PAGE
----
How old is too old? - The Horse Forum
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post #1 of 16 Old 06-01-2009, 11:58 PM Thread Starter
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How old is too old?

Lacey learns really quickly so I've been trying to do mix things up for her and my most recent idea is to give her little tiny, around 1 foot, jumps to jump. I'm not thinking I'd be riding her as she jumps them, they'd just be something I'd have her do on the lunge line.
Since she is 24 do you think that would be a bad idea to introduce some jumping? She's in very good condition for being 24 but I don't want to compromise her longevity or her long term soundness.

What do you think? Thanks!

Fabio - 13 year old Arabian/Lipizzan gelding

Rest peacefully, Lacey.
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post #2 of 16 Old 06-02-2009, 03:14 AM
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I'm not entirly sure. I don't think some very small jumps would hurt on a lunge line. Maybe something irregular though. I'm not sure though, I guess I'll leave it up to the others.

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post #3 of 16 Old 06-02-2009, 01:23 PM Thread Starter
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I was definitely thinking irregular, I wouldn't want her to get to expect it too much. =P

Fabio - 13 year old Arabian/Lipizzan gelding

Rest peacefully, Lacey.
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post #4 of 16 Old 06-02-2009, 01:31 PM
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I think it depends on how sound and healthy the horse is. I would never jump a horse with arthritis or laminitis or ringbone or anything like that, obviously. You just have to be careful with older horses because they're more breakable than youngsters.

If Lacey's in good condition, I think 12 inch jumps would be okay. Just watch her for any signs of discomfort. Beezie still jumps Judgment at Grand Prix level and he's 17. It all depends on the horse's soundness and fitness.

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post #5 of 16 Old 06-02-2009, 01:36 PM
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Before jumping her, I would get a complete physical. Since she's an older horse, it's just a good idea to make sure she's completely capable of handling something like jumping. If the vet gives her the ok, then there is no reason why you can't jump her over some small stuff sometimes.

Just really watch her health... especially joint health.

good luck!

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post #6 of 16 Old 06-02-2009, 02:25 PM
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I agree with eventerdrew - a physical would be a very good idea. When it comes to jumping older horses, you really have to go on a case-by-case basis. My horse is 22, & I can still jump him 3'6". We also used to have a gelding in our schooling program who I could still occasionally jump 3ft with up until he retired at the age of 30 (& he honestly could have kept going as a lower level jumper for several more years if his owner hadn't decided to retire & take him with her!). So it all really does just depend on the health of the individual horse.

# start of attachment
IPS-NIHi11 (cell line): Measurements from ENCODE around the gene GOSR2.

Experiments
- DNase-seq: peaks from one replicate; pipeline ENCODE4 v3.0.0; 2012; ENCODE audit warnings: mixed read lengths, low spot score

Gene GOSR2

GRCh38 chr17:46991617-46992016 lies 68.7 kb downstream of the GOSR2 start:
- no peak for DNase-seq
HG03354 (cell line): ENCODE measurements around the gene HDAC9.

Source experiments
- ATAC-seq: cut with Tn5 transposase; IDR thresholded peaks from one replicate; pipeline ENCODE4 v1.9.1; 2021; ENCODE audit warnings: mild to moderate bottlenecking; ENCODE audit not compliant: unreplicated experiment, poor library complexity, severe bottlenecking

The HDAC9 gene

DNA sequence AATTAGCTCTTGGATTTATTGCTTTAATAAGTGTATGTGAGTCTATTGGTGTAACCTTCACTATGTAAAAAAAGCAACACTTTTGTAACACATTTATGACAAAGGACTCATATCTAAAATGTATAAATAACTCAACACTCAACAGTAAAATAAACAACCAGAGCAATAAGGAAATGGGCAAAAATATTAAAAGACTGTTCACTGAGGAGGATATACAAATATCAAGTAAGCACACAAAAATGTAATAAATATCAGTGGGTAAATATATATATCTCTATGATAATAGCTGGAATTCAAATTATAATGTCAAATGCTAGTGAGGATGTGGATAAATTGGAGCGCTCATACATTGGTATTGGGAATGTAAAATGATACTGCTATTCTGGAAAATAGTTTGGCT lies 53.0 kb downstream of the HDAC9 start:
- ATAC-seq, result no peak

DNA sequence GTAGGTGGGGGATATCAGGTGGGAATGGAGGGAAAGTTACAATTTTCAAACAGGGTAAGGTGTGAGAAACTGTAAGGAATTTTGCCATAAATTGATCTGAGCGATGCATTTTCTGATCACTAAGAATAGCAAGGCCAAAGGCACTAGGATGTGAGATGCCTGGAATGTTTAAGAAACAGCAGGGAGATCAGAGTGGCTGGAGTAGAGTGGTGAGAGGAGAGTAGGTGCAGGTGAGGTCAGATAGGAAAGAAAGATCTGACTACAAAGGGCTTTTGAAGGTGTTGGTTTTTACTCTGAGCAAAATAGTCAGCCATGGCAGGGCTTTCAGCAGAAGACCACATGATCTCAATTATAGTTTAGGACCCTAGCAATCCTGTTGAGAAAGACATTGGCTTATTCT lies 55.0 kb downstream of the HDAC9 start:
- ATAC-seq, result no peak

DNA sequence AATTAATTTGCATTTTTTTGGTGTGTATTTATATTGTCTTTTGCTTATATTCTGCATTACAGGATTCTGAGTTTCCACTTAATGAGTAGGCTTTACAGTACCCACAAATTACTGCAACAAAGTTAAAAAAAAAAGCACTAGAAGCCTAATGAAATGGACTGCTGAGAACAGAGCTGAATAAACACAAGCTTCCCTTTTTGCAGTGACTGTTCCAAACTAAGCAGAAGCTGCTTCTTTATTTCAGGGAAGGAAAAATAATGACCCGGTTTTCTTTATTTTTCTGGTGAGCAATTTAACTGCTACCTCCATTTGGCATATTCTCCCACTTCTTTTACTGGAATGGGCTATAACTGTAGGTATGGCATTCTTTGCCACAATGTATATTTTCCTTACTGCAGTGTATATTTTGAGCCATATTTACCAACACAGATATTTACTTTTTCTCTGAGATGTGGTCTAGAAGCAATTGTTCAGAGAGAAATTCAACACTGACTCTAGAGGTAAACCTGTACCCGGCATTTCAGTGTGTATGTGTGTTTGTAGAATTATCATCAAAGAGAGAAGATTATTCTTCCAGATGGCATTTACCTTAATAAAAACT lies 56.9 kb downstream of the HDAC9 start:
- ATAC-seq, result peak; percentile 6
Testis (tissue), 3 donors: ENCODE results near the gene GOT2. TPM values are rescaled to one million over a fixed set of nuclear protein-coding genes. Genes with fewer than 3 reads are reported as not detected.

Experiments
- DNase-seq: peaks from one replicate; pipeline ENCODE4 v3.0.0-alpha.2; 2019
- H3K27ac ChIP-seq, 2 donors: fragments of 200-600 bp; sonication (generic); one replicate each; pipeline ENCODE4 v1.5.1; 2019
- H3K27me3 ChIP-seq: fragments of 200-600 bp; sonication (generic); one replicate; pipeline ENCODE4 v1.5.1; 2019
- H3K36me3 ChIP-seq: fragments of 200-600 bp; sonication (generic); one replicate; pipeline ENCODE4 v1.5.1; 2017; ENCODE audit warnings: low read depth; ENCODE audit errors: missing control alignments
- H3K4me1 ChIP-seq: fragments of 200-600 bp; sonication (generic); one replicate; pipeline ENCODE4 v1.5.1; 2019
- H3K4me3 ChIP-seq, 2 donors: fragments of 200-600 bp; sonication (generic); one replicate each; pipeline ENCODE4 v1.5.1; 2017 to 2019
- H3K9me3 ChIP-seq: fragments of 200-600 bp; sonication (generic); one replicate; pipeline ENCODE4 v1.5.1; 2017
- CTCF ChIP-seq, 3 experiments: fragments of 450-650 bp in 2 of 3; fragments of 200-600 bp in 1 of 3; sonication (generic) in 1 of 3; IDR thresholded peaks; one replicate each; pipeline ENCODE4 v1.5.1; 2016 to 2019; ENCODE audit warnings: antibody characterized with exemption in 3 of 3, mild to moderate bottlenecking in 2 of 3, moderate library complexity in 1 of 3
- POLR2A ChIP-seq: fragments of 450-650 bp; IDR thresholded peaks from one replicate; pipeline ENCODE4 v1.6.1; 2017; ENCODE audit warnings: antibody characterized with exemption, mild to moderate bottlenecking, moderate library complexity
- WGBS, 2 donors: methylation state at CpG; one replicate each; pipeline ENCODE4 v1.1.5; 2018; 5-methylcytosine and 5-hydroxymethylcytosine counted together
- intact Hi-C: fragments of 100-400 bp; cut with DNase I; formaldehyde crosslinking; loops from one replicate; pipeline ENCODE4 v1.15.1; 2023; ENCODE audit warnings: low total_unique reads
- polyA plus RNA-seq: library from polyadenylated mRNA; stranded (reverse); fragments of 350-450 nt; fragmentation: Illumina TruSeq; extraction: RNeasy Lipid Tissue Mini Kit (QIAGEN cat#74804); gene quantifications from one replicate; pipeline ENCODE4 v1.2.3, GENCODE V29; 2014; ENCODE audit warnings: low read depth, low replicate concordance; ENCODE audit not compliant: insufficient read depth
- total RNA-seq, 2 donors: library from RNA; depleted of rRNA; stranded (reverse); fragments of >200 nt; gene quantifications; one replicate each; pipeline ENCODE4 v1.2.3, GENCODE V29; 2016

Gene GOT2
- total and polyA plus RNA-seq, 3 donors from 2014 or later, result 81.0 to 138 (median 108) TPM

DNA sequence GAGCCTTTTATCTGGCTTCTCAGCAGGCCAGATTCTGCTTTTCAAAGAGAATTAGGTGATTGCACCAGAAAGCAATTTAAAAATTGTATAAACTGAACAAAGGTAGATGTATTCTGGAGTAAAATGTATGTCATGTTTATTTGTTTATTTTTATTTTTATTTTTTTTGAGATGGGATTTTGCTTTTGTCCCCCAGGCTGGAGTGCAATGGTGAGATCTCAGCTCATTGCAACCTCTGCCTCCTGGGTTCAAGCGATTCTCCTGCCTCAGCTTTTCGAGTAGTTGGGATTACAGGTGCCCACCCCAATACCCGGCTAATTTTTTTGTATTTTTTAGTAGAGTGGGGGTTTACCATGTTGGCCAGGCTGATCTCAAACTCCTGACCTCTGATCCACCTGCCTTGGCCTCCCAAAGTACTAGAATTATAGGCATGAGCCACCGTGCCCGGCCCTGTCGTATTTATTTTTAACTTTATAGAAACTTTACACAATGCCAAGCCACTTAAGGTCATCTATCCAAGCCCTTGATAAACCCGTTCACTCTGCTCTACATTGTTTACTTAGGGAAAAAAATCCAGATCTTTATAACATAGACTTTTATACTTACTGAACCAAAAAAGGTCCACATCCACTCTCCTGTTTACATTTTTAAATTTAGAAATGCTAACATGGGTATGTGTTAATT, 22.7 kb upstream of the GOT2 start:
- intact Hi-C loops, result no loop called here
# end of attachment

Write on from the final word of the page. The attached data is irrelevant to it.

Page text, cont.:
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post #7 of 16 Old 06-02-2009, 07:05 PM
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If she is all sound, a little foot jump on a lounge really wouldn't hurt her, so I would go for it, my friend Jill compeated on Bingo at 22!

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post #8 of 16 Old 06-02-2009, 08:18 PM
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I agree with Jessabell and counter the need for a physical. Assuming at her age she has some sort of arthritis, 12" isn't going to really hurt her as horses pick up their feet that much to canter in the field, esp if the ground isn't perfectly level. No need for a physical as it should be pretty obvious if she's at all stiff or sore from it, to stop and not do anymore. Good luck and sounds like fun for her!

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post #9 of 16 Old 06-02-2009, 08:38 PM Thread Starter
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She doesn't have any noticeable arthritis yet... I mean she's a little stiff sometimes but she easily get's through that with some serpentines and stuff.

I guess I'll try it and if she starts refusing or looking unhappy or anything like that I will definitely stop.

Thanks! And I will take getting her a physical into consideration becuase she is going to need one soon anyway...

Fabio - 13 year old Arabian/Lipizzan gelding

Rest peacefully, Lacey.
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post #10 of 16 Old 06-03-2009, 09:30 PM
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See this horse?

Don't look at me, I dont EVER look like that, not even bareback. He looks awesome though.

He started to jump a year ago and he's 24. He jumps easily, and loves it. He jumps around 10 jumps a day at 3-4 times a week. The vet said he is exceptionally healthy and fit.

You can tell a gelding. You can ask a stallion. But you must discuss it with a mare. -Unknown
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